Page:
TALLAHASSEE, Fla. (AP) — Lawmakers believe the Jimmy Ryce Act that was passed 15 years ago isn't doing enough to keep the most dangerous sexual offenders from repeating their crimes and Tuesday began looking at ways to strengthen sex offender laws.
House and Senate committees began discussing current laws and problems with them and will begin crafting bills. While a variety of issues were discussed, the heart of the conversation revolved around the law named for 9-year-old boy who was kidnapped, raped and murdered in Miami-Dade County.
The law allows the state to civilly commit sexually violent predators once their prison system is completed if an evaluation finds they are likely to reoffend. But lawmakers say too many predators are being released and committing more sex crimes.
"Our system has been porous. It's had too many holes, too many side doors," said Senate President Don Gaetz, R-Niceville. "Too many bad guys have slipped out and have gone back to reoffending with tragic, tragic results."
He's asked the Senate Judiciary and Children, Families and Elder Affairs Committee to start developing proposed bills addressing problems, saying "We have to plug the holes."
The House Criminal Justice Subcommittee, chaired by Gaetz' son Rep. Matt Gaetz, R-Shalimar, also began working on the issue Tuesday.
The June death of Cherish Perrywinkle was mentioned several times during the discussions. A registered sex offender is charged with abducting the 8-year-old girl from a Jacksonville Wal-Mart in June and murdering her.
"Are we going to stop all offenses against children or all sexually violent offenses? We can't. No law can fundamentally alter the badness of human behavior," Rep. Gaetz said. "But I think when we have bad guys that are in our custody, we can do a better job of making sure they don't go out and hurt somebody else."
Those ideas could include longer prison sentences for the worst offenders, making sure more offenders are reviewed for potential civil commitment, doing a better job of evaluating the performance of the people who evaluate offenders' risk potential, changing the way offenders are monitored once their released and more.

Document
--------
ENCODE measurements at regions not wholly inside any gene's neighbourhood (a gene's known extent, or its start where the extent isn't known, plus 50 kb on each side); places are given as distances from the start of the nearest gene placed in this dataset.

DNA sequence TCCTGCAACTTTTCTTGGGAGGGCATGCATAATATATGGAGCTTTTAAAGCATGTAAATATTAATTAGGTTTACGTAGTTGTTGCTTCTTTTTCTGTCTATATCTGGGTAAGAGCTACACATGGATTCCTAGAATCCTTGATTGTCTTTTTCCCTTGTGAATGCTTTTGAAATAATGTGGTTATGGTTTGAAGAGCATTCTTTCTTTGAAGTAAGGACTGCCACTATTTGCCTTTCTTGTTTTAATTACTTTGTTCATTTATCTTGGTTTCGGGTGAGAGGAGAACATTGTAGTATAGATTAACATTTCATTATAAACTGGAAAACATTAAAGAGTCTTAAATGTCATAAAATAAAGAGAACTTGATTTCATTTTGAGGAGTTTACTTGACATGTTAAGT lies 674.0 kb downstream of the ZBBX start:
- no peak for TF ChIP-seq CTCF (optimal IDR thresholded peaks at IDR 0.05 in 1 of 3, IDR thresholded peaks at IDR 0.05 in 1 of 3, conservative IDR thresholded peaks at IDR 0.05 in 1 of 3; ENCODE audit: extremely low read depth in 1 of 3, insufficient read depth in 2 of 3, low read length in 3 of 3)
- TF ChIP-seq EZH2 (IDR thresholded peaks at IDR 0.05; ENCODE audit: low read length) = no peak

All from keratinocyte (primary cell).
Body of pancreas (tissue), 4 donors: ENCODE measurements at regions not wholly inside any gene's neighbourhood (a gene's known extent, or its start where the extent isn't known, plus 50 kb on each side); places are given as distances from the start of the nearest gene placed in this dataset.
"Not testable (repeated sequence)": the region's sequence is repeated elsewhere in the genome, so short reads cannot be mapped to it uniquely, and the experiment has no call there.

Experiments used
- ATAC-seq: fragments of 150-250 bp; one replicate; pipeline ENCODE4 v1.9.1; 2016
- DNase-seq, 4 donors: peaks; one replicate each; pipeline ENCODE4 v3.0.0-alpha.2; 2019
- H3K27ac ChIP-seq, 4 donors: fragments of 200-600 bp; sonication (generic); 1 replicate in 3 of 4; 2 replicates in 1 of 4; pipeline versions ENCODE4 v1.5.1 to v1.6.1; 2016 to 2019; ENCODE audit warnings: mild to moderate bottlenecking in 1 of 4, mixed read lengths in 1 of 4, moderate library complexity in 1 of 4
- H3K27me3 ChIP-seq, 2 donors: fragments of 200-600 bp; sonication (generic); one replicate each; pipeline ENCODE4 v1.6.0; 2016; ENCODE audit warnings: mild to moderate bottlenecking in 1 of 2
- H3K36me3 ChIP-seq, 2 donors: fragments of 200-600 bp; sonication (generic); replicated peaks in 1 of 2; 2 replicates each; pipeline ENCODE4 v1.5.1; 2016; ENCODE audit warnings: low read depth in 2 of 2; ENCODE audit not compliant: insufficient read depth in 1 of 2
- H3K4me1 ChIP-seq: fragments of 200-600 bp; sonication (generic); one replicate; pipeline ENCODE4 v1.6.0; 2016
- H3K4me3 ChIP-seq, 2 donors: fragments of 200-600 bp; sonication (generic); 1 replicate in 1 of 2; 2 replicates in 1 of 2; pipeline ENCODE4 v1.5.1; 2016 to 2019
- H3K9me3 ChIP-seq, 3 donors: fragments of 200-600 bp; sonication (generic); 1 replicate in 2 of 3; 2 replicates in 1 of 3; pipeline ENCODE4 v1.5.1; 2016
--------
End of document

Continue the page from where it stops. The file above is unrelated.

"When we let these people go, we sort of release them into the wild and in some circumstances, we're not doing enough to follow up on them," Rep. Gaetz said.
The Department of Children and Families operates the civil commitment center in Arcadia where the worst offenders are treated after their prison is finished. A judge or jury ultimately determines whether an offender determined to be at risk of reoffending should be committed.
Broward County prosecutor Kristin Kanner suggested that sex offenders should begin treatment while in prison instead of having treatment begin at the Arcadia center.
"I've tried upwards of 40 of these (civil commitment) cases and every single, solitary jury has asked me, 'Why aren't they getting treatment in prison?'" she said. "And I have to stand there and say, 'I don't know.' The treatment program in prison is not robust in Florida and that is something that seriously should be addressed."
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